Offsite experts set the record straight on modular overheating resilience

offsite technologies
Copyright - Richard Southall

Buildoffsite, The Offsite Hub and Oxford Brookes University issue a response to clarify the concerns on the overheating resilience of offsite solutions, following some of the evidence presented to the Environmental Audit Committee

In its latest report ‘Heatwaves: adapting to climate change’ the Environmental Audit Committee raised concerns regarding the resilience of modular homes during heatwaves.

However, BuildOffsite, the Offsite Hub and Oxford Brookes University offer clarification on the adaptable nature of modular homes:

  • The offsite sector represents a broad spectrum of materials and technologies with both high thermal mass concrete and lower thermal mass, highly energy efficient timber, lightweight steel and hybrid manufactured building technologies.
  • As with traditional construction; good offsite design gives excellent mitigation of overheating as well as enhanced winter insulation. Poor design for solar gain and a lack of natural ventilation is equally detrimental to traditional and offsite technologies.
  • The Zero Carbon Hub proposes that solutions to overheating should be considered following the hierarchy

1.Reduce heat gains

2. Optimise passive heat rejection.


Only after that should mechanical heat rejection & cooling be considered.

  • The most important design feature for comfort is effective cross ventilation and the size and location of glazing.
  • Thermal mass does not feature in the Zero Carbon Hub hierarchy, but has a role to play in smoothing short-term peaks and troughs of temperature. However, in periods of sustained high overnight temperature, as our cities have experienced recently, it is insufficient on its own to prevent overheating.
  • Modern brick and block housing has reduced useful thermal mass as a result of increased use of lightweight internal blockwork and higher levels of insulation.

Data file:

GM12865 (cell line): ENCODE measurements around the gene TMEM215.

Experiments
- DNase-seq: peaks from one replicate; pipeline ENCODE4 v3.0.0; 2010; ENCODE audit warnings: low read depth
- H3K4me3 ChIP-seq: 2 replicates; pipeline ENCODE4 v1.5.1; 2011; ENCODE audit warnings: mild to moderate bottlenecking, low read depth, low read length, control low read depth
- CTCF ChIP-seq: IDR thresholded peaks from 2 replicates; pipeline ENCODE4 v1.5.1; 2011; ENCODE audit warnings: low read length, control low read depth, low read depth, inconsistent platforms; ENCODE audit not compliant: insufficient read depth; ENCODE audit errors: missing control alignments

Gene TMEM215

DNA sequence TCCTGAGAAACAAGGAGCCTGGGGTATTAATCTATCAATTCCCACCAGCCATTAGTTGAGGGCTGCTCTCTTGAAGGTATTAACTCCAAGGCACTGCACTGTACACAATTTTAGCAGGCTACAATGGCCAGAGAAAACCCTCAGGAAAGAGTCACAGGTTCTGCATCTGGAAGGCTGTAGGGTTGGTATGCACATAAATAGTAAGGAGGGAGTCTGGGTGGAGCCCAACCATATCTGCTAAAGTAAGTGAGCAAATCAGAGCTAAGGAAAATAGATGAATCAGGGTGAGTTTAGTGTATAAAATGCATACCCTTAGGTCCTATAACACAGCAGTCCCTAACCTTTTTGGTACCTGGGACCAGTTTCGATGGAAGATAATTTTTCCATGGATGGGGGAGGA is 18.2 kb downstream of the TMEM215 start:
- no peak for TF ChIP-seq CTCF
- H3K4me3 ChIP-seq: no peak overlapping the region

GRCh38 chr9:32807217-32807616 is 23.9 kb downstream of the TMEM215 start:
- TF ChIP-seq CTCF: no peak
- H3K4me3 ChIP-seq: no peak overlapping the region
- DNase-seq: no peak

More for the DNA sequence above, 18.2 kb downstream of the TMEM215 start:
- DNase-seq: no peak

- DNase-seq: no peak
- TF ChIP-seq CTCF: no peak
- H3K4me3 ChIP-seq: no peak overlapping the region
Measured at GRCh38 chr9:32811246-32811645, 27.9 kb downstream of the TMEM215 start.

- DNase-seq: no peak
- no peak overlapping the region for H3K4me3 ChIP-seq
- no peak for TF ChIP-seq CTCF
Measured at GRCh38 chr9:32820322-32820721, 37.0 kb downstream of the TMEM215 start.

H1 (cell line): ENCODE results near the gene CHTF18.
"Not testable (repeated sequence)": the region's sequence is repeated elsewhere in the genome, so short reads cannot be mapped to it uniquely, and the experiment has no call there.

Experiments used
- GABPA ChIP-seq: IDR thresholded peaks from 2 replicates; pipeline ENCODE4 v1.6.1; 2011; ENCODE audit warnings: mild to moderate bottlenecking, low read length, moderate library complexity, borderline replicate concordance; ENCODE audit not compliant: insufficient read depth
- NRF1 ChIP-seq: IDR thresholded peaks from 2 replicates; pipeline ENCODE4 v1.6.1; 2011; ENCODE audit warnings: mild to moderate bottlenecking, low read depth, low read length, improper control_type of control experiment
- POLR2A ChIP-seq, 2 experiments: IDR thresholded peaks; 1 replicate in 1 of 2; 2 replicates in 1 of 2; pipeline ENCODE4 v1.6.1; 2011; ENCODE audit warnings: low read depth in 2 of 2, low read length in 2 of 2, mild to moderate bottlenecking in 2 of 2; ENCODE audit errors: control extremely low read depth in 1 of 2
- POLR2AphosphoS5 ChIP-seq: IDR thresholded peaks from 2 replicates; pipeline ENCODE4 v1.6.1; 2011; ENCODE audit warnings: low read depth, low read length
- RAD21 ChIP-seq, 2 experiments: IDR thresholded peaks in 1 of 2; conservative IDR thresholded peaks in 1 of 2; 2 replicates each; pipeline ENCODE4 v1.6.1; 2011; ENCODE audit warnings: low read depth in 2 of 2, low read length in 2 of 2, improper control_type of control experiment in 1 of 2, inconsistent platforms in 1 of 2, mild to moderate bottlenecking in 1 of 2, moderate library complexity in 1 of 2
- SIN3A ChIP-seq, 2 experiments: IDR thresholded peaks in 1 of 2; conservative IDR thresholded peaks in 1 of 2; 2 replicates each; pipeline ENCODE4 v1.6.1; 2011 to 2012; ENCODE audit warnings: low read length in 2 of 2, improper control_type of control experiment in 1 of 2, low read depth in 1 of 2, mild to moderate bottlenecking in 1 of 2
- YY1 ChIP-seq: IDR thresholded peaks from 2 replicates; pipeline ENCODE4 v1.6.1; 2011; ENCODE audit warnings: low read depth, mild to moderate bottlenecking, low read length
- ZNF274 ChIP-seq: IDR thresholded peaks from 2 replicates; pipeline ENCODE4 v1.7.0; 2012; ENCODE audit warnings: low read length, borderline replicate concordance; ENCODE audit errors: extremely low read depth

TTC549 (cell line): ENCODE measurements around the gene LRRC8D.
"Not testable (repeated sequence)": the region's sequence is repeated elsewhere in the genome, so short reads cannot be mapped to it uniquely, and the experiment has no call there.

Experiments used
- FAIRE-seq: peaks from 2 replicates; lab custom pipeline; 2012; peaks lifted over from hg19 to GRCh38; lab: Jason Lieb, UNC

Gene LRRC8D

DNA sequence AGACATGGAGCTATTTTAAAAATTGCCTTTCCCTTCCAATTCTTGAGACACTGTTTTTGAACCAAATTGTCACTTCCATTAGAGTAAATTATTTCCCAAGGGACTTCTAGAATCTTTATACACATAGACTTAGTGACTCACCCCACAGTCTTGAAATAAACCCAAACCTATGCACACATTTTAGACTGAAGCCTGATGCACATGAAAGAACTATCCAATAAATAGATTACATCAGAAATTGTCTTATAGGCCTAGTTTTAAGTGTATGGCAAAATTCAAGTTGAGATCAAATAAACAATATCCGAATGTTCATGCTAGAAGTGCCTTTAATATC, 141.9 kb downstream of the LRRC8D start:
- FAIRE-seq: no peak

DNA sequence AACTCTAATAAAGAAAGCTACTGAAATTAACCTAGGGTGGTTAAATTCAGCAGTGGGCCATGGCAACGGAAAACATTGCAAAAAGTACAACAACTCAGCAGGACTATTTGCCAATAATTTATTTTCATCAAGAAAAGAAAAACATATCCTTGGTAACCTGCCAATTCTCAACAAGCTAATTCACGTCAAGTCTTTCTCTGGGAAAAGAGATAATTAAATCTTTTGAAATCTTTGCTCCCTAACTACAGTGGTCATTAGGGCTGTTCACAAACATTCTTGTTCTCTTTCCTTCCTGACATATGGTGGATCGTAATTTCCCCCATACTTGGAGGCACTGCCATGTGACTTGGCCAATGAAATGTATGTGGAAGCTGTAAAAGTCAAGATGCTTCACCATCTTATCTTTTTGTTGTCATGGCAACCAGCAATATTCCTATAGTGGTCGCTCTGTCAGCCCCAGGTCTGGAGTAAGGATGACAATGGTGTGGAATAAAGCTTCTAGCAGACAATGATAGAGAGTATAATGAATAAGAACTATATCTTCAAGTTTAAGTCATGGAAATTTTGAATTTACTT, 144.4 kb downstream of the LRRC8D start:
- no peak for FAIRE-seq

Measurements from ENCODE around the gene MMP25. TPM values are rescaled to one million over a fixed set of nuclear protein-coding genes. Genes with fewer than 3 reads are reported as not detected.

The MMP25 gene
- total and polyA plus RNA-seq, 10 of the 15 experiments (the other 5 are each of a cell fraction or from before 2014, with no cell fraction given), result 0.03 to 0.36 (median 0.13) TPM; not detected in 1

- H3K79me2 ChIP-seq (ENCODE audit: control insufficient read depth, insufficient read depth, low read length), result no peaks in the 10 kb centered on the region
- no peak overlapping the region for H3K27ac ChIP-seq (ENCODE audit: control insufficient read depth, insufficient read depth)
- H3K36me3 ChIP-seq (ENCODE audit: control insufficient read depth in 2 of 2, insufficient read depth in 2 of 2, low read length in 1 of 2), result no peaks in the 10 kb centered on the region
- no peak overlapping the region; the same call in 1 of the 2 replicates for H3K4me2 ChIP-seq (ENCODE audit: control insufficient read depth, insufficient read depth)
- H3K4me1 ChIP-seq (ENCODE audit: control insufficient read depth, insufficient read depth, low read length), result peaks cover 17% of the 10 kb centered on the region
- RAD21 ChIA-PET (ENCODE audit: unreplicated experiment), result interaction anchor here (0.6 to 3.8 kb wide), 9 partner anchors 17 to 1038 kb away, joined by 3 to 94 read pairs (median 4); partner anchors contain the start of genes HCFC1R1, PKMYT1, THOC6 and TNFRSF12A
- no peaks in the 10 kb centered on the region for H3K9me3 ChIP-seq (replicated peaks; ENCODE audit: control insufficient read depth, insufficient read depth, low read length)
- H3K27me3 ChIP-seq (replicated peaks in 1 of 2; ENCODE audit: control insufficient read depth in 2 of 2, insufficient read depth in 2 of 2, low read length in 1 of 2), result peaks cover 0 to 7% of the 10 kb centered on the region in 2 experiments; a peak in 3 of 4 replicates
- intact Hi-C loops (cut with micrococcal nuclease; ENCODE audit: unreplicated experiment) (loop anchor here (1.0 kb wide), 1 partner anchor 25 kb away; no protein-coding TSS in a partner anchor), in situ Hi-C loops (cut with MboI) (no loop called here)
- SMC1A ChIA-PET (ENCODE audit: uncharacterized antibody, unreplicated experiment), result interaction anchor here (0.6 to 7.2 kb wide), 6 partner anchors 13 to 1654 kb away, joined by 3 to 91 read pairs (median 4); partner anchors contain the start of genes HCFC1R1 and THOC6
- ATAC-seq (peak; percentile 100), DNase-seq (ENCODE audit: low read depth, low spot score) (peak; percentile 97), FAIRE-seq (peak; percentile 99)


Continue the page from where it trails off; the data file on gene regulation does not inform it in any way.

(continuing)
• Academic research has been carried out to contrast comfort levels in lightweight and traditional housing. Both perform well with good cross ventilation, but a cooler upper floor in lightweight construction is considered an advantage for occupier comfort at night.
  • This is reinforced by the extensive use of naturally ventilated, lightweight timber homes in North America where durability and longevity is also well proven.
  • Similarly, there is no doubt of the durability of steel structures: robustly detailed modern offsite systems typically have a design life ambition of 100 years or more.

There is vast demand for high-quality home building and a need for the complimentary performance and aesthetic of traditional build and a range of offsite technologies.  The offsite community is keen to demonstrate its capability, resilience and user comfort on a level playing field with traditional construction. The aim is to work in parallel and preferably partnership with traditional materials and construction methods; to provide the additional capacity and quality the sector needs.

We would like to correct a misinterpreted statistic extracted from the Pinsent Masons report:

  • The 15,000 homes of offsite capacity quoted is based on 2016 output and this is across all offsite technologies including timber frame.
  • The CNBM group declared its intent to create 15,000 units of capacity, but this has not yet been delivered, nor has this group received any subsidy to our knowledge.

Since publication offsite housing capacity has rapidly increased to approaching 40,000 homes per year and substantial additional, unsubsidised investment is underway.


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